I think adding these neutrals there would tend to discourage players from totally abandoning either the Med or the South Pacific. A mainstream British move is to evacuate both the Indian Ocean fleet and the Australian fleet on turn 1, taking 2 Australian infantry along with it and leaving essentially no defenders for ANZAC. The thought is that ANZAC isn’t worth diveritng a transport to take, even against minimal defenders, because it’s far away from Japan and there’s nowhere else useful for the transport to go. Allowing Japan to follow up by attacking Australia, then New Zealand, then Argentina, then Brazil all on consecutive turns would help punish that kind of British cowardice. Similarly, sometimes the Germans will gain control of North Africa and then totally evacuate both the north shore and south shore of the Mediterranean Sea, even though Russia controls the Caucasus and maybe even the Ukraine. Germany can just move all its troops from Italy northeast toward Belorussia, and all of its troops from Algeria southeast to Sudan, secure in the knowledge that it will never make sense for Russia to build any ships. However, with Turkey as a potential power in play, Russia could at least theoretically strike back by moving from the Caucasus to conquer Turkey the same turn that Russia builds a pair of transports in the Black Sea. Those transports would then be posed to seize Italy next turn, or at least to shatter a hastily-cobbled-together Italian defenses so that the Brits and Yanks can finish it off.

    Most games still wouldn’t feature any play in Argentina or Turkey, but I think the possibility of going there would change the game in an interesting and useful way.

  • '17 '16

    I don’t think you can just pick one or two neutrals and leave the others untouched.  You’re thinking of neutrals that could impact a certain strategy, but I really think one would need an overall approach to all neutrals.  There’s three major neutrals in the European theatre of operations… Spain, Sweden and Turkey… of course the South American neutrals and Mongolia.

    Would probably have to think of what, if any, the IPC value of the territory is, and what kind of army would defend it in case of attack, as well as if/who it joins in case of attack.  Make a neutral too weak, and its going to really mess with game strategies… make a neutral too strong, and it might as well be impassible. There’s a fine line to walk here.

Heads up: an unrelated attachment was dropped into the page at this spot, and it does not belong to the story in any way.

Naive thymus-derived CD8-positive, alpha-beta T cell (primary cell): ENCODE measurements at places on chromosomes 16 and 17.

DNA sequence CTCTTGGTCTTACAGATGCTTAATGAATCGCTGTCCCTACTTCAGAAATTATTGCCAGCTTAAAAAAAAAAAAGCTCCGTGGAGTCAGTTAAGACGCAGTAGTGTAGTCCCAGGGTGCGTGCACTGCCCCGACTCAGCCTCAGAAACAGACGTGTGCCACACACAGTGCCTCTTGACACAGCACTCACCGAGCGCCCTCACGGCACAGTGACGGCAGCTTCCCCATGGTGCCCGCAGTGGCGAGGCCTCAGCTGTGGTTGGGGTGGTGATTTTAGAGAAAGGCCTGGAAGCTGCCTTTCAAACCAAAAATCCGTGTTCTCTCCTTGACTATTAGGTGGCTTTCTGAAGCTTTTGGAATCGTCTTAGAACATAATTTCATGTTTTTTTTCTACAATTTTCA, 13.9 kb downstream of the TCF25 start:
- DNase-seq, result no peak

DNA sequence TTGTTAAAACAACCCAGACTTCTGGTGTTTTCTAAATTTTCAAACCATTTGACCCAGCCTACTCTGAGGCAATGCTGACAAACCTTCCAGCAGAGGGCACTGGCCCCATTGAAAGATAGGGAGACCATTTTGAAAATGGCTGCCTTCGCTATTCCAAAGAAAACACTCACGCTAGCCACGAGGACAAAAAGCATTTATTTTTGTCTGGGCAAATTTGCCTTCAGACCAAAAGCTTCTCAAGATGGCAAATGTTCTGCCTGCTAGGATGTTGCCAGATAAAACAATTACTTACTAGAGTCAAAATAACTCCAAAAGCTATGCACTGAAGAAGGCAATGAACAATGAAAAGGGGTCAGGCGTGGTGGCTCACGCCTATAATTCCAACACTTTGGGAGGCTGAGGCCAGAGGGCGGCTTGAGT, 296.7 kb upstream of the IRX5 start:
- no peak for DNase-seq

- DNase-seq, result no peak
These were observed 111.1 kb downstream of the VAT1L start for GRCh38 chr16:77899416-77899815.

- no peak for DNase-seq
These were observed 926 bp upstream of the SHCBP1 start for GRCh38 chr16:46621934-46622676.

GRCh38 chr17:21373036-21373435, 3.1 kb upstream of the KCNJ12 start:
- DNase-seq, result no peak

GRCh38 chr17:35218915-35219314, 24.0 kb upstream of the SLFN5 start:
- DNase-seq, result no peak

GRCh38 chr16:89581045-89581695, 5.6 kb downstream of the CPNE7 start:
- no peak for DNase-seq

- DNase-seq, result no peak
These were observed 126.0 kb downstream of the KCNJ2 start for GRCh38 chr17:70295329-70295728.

I’m just really disappointed that as the “mid-difficulty” level game 1942 is in the A&A lineup, they gave it intro-level rules for A&A.

  • 2022 2021 '19 '15 '14

    Here’s something you could try. For ease of play, give all attackable neutrals some set ipc/production value. I would suggest 1 ipc if you want to avoid introducing more potential factory locations into the game, or 2 ipcs if you do want the factory option. But pick a generic number and make all neutrals worth the same amount (this is so you don’t have to find a way to graphically represent different ipc values for each territory on the map.)

    Then to differentiate between these neutrals, use neutral standing armies. For this you could use chips or some of the inf sculpts you have left over from classic. The gray Germans would probably work well for this since they are unlikely to be confused with any of the colors from 1942.2.

    Any neutral territory that doesn’t have chips/infantry on it, is considered impassible. Place an upside down control marker on those territories.

    Those that do have armies (and no upside down marker) are considered attackable neutrals.

    Attackable neutrals cannot be flown over, they have to be conquered first. Once conquered they behave like all normal territories, in play at whatever generic ipc value you chose for all neutrals.

    This way it’s easy for your players to know how much a neutral is worth (all the same amount of ipcs, whether you go with 1 ipc for all, or 2 ipcs for all) and easy to tell at a glance how difficult it will be to conquer, since you can see the standing armies.

    This might not be perfect from an historical accuracy standpoint (all neutrals at the same ipc value) but it will be expedient for the gameplay, since those numbers are difficult to change without drawing on the map. The standing armies allow you to adjust the “difficulty” of attacking any particular neutral. So a strategically useful territory like Spain, Turkey, Afghanistan or Mongolia might have a sizeable standing army say 10-12 neutral infantry. If using actual sculpts instead of just chips, you could create more interesting standing armies, perhaps with neutral fighters or tanks to provide some  extra defensive support. A somewhat less strategically useful territory like Sweden, Switz or Saudi Arabia might have like 6 neutral infantry. Out of the way neutrals that are harder to contest with large scale attacks, or distraction territories (like those in south America, Mozambique, Angola, Eire) might just have 1, 2, or 3 inf.